Attorney General Jeff Sessions has moved to deny asylum to victims of domestic abuse and gang violence, narrowing the definition of asylum and potentially barring tens of thousands of people from getting it.
Sessions Monday ruled in the case of one Salvadoran woman, known only by the initials on her immigration papers, A.B.
Living in the southern U.S., A.B. requested asylum four years ago after being raped and beaten by her ex-husband over more than a decade.
Sessions personally intervened in her case, something he is permitted to do because U.S. immigration courts fall under the jurisdiction of the Justice Department. The attorney general can intervene in cases to change legal precedents that have been decided by the Board of Immigration Appeals.
In this case, he overruled and vacated the board’s decision, and remanded A.B.'s case "to the immigration judge for further proceedings consistent with this opinion."
“The mere fact that a country may have problems effectively policing certain crimes or that certain populations are more likely to be victims of crime, cannot itself establish an asylum claim,” Sessions wrote in his ruling Monday.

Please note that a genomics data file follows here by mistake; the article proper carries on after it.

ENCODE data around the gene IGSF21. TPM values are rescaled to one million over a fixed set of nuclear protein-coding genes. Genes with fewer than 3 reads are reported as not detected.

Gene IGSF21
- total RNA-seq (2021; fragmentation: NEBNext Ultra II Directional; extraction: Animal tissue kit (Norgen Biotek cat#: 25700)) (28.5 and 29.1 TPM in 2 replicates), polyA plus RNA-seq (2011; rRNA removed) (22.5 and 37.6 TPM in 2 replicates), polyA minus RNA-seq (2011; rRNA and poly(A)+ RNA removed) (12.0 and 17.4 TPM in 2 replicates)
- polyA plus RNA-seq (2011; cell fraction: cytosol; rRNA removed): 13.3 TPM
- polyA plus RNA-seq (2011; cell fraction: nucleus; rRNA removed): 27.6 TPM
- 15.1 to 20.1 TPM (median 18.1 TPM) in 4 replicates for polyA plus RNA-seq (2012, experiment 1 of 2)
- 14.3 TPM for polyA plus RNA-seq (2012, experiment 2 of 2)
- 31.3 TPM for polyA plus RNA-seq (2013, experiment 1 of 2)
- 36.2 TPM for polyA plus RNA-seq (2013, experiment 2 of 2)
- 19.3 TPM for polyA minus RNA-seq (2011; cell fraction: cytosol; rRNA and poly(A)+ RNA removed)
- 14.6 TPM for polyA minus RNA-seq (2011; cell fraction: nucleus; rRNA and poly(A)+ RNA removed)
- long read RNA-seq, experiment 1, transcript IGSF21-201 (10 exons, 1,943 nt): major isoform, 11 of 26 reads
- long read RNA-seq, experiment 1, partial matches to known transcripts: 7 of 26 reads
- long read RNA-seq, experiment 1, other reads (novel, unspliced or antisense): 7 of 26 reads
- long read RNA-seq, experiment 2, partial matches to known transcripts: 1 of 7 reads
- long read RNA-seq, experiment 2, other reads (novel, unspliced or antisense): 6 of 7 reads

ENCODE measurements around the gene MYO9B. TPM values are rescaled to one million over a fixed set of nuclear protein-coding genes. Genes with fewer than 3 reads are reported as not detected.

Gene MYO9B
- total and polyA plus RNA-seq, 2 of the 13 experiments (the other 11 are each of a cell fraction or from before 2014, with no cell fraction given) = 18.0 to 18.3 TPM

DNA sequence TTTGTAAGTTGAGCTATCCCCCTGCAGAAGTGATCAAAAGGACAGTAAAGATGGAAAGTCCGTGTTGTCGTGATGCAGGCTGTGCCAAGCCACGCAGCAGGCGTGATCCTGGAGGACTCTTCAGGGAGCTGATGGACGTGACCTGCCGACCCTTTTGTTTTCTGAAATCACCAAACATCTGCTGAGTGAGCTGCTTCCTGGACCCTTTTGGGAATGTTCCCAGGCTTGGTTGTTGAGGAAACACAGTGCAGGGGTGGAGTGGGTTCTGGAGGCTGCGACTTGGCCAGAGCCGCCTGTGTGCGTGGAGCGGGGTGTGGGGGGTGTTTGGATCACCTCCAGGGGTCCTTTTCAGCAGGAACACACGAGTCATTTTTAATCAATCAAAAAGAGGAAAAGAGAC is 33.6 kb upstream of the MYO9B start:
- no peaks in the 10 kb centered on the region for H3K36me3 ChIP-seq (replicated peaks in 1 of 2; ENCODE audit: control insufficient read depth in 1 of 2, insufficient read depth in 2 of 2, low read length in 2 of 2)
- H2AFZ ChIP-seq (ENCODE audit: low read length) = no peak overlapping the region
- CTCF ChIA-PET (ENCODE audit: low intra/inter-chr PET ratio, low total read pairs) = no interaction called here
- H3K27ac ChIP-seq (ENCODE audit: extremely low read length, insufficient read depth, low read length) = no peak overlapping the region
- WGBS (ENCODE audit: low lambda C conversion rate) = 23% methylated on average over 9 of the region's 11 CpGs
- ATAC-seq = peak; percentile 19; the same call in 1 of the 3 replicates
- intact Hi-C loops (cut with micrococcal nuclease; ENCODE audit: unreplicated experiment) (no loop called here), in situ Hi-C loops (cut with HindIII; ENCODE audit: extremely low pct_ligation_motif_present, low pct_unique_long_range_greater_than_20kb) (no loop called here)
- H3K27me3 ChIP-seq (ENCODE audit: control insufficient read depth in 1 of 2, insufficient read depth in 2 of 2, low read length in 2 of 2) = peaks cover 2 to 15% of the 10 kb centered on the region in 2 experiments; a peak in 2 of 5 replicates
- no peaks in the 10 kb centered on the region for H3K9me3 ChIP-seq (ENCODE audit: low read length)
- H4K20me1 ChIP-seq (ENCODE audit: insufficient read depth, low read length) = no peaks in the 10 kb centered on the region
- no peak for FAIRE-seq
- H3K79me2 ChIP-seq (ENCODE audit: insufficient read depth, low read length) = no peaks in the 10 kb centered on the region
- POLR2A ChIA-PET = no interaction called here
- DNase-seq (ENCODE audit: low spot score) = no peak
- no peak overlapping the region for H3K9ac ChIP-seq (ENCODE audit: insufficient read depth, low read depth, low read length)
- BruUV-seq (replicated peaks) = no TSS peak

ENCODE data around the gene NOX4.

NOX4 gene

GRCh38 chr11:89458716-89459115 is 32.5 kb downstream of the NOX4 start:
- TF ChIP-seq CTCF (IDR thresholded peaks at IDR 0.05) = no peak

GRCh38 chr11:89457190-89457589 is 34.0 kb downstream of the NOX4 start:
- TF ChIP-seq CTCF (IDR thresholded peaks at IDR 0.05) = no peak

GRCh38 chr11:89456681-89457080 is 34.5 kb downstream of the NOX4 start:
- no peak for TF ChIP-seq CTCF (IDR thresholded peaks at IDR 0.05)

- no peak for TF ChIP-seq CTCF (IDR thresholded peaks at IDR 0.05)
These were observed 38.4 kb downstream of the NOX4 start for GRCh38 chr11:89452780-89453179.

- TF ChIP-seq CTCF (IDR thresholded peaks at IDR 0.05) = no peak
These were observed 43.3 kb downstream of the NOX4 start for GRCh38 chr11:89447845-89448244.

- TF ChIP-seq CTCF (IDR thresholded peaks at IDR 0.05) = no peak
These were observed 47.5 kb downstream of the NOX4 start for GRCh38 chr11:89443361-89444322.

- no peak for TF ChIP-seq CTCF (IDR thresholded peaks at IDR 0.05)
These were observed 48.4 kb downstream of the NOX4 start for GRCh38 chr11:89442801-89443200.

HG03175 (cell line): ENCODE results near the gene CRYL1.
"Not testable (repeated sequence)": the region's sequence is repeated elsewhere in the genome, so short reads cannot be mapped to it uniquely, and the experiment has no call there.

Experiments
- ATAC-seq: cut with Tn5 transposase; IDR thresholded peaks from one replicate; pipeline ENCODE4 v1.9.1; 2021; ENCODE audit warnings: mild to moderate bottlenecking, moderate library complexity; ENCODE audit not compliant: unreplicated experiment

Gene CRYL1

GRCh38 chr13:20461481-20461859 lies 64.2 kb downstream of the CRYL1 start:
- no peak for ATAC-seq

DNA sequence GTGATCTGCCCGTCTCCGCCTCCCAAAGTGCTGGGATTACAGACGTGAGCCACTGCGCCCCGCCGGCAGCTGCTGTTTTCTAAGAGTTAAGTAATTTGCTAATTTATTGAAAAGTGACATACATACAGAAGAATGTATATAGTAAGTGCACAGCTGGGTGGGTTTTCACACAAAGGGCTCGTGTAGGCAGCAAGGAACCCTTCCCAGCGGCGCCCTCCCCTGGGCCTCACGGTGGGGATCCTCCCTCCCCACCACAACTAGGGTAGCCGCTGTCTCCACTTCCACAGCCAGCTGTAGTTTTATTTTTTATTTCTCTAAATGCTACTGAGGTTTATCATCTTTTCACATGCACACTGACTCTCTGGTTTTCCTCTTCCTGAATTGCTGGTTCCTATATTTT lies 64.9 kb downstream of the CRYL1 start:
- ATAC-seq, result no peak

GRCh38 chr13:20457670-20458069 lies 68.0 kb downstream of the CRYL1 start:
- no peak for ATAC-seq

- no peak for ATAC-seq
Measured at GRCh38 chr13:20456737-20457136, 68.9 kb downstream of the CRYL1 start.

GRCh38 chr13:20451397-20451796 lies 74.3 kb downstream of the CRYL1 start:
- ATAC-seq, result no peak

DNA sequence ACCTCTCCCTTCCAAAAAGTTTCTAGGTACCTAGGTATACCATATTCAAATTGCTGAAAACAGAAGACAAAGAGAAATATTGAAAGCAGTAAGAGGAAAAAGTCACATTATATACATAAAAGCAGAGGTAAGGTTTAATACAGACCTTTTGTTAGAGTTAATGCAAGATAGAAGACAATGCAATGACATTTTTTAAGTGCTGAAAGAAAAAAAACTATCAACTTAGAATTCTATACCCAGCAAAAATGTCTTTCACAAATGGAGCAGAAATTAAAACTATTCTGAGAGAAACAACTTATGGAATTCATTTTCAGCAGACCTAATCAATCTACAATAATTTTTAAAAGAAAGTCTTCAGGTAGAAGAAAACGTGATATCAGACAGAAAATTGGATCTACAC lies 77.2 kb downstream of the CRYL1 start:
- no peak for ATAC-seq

He went on to narrow the eligibility for asylum by writing that a “particular socieal group must exist independently of the harm asserted in an application for asylum.”
Immigration law says that asylum may be granted to in individual who is persecuted on account of membership in a “particular social group.”
Earlier Monday, Sessions told the Executive Office for Immigration Review that he would "restore the sound principles of asylum and long-standing principles of immigration law."
Sessions said immigrants were taking advantage of the asylum system "to the detriment of the rule of law," and said his ruling will provide more clarity for immigration judges ruling on the validity of claims.
The president of the immigration judges union told Reuters that a "noteworthy amount" of people could be impacted.
Judge Ashley Tabaddor said domestic abuse is “definitely a common claim coming from Central America."
President Donald Trump has long called for an overhaul of the U.S. asylum system, citing a more than tenfold rise in asylum claims since 2011 and rallying against so-called catch and release policies that allow some immigrants to remain in the United States while they await court hearings in a clogged legal system.